Most important though is getting rid of parts, samples and pieces from unrelated projects. It is easy to get a paper sample or similar color swatches confused, and clearing your workspace of these items can be a huge timesaver at the end of the day.
Also look at clearing your computer workspace. Maintain a filing system so that projects are labeled and separated in to folders that mimic the way you work. Storing files on your desktop is not an efficient way to work and will cost you hours of cleanup time once the project is complete.
Free Your Mind
Now that it’s time to get started, clear your mind of past projects. Make sure other items are where they should be in terms of deadline or progress so you can get started on something new without worrying about outstanding work. I like to start with a little music and a re-reading of the project outline or proposal.
During that process, I will often sketch out some ideas as I read or make lists of things that might work for the project – fonts that might work, color ideas that pop into mind, imagery the project brief makes me think of. And then I take a walk. Seriously.
Now that everything is bubbling around your head, doing something unrelated to the work can really get the creative process going.
Finally, it’s time to sit down and actually start designing. Whether it is on paper or computer, let all the ideas that you have started come together. Dump all the pieces and parts onto your canvas and go.
And if you run into a roadblock along the way, back the process up a step or two. Nothing can help designer’s block like a going for a good walk or listening to a favorite song or even reading the project proposal again for renewed perspective.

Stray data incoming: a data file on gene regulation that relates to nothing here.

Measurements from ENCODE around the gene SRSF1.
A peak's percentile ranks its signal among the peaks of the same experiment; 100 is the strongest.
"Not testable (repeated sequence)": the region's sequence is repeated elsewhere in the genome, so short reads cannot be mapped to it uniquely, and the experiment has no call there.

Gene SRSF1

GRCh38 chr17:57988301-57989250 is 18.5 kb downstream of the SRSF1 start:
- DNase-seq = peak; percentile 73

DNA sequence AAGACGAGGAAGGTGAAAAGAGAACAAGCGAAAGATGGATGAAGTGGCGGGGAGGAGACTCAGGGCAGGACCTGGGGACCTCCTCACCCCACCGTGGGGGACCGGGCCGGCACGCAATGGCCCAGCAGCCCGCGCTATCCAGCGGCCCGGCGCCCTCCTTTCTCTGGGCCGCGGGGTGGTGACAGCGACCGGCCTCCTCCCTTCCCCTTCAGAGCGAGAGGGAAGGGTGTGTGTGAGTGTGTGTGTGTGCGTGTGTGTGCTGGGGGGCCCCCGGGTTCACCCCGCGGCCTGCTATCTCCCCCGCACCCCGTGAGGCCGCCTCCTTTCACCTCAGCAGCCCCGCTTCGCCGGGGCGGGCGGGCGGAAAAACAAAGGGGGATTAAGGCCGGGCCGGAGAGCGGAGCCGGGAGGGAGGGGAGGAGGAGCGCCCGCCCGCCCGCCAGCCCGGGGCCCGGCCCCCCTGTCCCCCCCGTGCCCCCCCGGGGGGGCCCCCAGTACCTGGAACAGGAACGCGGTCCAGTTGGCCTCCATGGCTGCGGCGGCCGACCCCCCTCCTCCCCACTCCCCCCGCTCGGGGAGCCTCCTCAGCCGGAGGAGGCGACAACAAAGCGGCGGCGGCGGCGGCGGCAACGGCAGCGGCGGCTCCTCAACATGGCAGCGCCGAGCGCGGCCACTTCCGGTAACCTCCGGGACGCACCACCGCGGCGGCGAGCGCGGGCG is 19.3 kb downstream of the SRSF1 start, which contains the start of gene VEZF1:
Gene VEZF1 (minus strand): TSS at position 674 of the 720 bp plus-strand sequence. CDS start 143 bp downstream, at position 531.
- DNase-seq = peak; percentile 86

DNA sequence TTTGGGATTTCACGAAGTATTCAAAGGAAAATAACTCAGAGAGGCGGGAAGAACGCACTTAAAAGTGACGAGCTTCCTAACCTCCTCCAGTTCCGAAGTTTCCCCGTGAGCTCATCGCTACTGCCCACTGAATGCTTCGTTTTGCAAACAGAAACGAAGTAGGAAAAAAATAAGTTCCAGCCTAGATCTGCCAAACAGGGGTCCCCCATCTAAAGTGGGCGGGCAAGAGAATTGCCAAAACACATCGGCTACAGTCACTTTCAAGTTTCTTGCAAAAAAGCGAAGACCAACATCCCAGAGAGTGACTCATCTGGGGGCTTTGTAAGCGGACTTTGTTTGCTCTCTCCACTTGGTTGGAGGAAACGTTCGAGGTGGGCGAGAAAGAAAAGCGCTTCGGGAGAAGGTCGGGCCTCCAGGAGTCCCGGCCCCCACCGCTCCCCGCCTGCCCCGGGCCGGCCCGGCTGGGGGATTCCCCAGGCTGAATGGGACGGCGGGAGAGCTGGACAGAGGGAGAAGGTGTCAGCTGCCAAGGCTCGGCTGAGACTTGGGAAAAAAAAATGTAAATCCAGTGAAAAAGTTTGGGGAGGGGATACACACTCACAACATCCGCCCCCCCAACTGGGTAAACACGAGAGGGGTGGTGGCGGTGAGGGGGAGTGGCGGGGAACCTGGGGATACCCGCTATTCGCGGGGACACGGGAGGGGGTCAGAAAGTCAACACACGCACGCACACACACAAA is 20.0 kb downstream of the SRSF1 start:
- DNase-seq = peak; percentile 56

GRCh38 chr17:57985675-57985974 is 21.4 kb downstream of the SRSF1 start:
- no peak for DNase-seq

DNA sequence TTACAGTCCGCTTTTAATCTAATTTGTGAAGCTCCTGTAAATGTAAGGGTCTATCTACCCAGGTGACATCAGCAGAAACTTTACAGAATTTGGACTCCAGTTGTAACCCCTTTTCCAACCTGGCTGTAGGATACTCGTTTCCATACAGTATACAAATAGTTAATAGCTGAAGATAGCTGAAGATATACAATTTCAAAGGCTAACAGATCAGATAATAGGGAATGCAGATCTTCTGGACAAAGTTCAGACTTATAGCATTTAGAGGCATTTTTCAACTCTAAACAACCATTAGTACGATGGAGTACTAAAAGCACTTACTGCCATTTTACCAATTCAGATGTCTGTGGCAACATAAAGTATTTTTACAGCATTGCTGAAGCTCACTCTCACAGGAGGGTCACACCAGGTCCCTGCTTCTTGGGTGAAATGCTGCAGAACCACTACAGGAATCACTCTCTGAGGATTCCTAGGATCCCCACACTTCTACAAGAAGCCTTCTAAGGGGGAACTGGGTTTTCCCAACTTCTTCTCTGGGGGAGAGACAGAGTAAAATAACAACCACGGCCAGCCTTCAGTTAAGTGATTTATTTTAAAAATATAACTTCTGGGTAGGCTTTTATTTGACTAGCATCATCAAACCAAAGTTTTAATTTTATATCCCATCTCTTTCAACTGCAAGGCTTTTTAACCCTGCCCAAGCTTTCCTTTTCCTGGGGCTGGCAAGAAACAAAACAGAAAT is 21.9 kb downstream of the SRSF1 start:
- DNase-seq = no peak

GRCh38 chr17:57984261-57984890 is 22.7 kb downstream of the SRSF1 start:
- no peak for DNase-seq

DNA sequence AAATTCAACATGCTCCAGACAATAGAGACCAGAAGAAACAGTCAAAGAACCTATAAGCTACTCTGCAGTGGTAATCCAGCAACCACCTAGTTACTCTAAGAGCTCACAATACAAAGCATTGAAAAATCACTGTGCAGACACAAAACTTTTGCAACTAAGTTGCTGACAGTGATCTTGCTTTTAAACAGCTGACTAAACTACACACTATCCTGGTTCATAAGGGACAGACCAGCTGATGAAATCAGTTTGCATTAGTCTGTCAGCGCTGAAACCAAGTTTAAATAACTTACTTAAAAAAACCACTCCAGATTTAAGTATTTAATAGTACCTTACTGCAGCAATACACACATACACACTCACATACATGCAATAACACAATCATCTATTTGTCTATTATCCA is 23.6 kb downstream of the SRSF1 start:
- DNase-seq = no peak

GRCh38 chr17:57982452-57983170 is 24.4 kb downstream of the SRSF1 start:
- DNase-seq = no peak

Revise, Revise, Revise
The most important part of the actual design process is revisions. Seldom is your first idea or concept the best. Keep working, changing and revising as you go. Work up multiple concepts and pull parts from each as you move toward a final product.
Make sure to work with the rest of the team (if you have one) or communicate with the client throughout the process to make sure the project is taking the appropriate shape. Revisions are an essential and important part of the process. Embrace it.
I also rarely throw away or delete previous revisions or submittals of project ideas. Sometimes a client will refer back to an early version and something they liked that got eliminated in the process or you may find that something that does not work for one project is perfect for another. (I keep all of these elements in a “Missed Opportunities” file and refer to it often.)
Getting from an idea to a final design can be a pretty exhausting process. For some projects it can be easier than others.
But the key to completing any successful project lies in the preparation. Create a “getting started” routine for yourself that helps you get in the right mindset and work through new projects with ease and efficiency.
Do you have any other tips or suggestions for getting started on a new design project? Feel free to share them in the comments.